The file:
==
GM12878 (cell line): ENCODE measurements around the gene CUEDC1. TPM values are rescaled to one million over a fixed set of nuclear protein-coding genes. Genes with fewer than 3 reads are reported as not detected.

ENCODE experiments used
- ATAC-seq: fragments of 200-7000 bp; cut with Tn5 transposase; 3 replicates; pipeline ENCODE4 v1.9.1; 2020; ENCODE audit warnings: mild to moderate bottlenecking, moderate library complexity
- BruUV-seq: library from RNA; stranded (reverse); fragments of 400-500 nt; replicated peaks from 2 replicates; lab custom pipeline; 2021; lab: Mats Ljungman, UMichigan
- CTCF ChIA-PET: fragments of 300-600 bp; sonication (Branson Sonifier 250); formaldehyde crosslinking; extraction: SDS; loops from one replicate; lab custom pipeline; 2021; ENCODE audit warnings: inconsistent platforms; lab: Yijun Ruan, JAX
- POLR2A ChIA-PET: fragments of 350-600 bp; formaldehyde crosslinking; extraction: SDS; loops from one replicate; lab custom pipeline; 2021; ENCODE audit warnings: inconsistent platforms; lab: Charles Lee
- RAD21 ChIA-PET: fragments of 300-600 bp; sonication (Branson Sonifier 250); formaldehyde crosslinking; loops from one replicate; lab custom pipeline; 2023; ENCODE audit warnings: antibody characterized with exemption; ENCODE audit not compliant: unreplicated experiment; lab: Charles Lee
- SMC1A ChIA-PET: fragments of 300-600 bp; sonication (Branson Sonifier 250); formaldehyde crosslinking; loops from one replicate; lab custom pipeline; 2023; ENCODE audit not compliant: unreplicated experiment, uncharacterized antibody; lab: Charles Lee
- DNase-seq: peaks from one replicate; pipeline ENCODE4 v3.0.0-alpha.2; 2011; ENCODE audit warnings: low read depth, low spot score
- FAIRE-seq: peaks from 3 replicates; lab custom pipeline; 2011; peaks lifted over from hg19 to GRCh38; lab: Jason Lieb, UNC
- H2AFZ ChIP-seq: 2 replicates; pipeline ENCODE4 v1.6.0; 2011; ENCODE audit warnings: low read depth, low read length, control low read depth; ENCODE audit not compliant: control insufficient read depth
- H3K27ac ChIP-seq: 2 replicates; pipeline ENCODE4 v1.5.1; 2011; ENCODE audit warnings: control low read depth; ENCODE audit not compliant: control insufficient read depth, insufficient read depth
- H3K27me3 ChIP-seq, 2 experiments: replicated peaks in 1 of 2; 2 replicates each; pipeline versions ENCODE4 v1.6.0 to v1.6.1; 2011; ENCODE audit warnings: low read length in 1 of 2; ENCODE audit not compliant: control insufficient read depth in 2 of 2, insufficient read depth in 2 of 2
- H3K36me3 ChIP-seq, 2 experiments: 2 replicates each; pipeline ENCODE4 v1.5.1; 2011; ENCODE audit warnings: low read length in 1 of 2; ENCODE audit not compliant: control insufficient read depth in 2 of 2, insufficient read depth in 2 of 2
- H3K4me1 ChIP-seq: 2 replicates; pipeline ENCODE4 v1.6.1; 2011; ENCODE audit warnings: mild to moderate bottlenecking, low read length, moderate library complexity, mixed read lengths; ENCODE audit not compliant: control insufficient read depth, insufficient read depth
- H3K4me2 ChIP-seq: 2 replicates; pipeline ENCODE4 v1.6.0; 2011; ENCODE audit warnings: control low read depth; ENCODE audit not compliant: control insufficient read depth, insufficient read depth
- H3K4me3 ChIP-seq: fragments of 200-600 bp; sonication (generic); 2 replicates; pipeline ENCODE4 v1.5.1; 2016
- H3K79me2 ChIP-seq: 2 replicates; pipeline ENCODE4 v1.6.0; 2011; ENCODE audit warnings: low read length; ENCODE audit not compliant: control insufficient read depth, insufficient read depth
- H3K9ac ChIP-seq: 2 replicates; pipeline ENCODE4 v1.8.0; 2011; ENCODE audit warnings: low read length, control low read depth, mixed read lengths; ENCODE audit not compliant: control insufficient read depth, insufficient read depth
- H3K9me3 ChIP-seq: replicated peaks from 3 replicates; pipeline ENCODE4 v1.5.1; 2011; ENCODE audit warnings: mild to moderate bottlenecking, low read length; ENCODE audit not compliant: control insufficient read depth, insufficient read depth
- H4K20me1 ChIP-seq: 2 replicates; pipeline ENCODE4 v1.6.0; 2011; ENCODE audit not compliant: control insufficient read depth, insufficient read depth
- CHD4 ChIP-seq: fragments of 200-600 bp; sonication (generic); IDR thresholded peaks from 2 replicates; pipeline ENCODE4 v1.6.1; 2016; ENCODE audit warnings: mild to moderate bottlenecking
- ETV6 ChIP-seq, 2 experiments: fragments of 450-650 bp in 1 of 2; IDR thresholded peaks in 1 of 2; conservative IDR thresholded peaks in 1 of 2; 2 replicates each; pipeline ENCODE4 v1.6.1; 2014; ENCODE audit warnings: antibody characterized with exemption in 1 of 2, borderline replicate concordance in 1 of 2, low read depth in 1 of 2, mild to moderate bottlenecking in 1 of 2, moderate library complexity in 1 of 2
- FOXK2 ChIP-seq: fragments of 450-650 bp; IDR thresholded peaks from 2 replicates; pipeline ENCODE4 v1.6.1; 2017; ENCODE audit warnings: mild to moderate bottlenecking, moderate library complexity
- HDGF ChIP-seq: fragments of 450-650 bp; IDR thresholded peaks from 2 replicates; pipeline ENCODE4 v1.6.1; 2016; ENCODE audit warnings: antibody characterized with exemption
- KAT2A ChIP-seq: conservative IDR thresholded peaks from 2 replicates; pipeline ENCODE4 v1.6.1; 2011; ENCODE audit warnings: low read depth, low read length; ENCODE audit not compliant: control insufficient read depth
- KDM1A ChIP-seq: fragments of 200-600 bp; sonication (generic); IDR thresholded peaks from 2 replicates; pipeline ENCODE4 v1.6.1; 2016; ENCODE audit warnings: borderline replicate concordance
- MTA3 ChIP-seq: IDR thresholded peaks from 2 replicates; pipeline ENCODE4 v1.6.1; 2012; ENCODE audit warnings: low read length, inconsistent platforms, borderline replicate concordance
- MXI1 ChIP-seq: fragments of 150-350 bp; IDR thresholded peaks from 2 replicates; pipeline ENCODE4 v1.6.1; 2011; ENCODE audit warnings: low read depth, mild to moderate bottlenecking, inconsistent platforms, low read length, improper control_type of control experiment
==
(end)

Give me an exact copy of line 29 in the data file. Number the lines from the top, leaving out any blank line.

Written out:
- MXI1 ChIP-seq: fragments of 150-350 bp; IDR thresholded peaks from 2 replicates; pipeline ENCODE4 v1.6.1; 2011; ENCODE audit warnings: low read depth, mild to moderate bottlenecking, inconsistent platforms, low read length, improper control_type of control experiment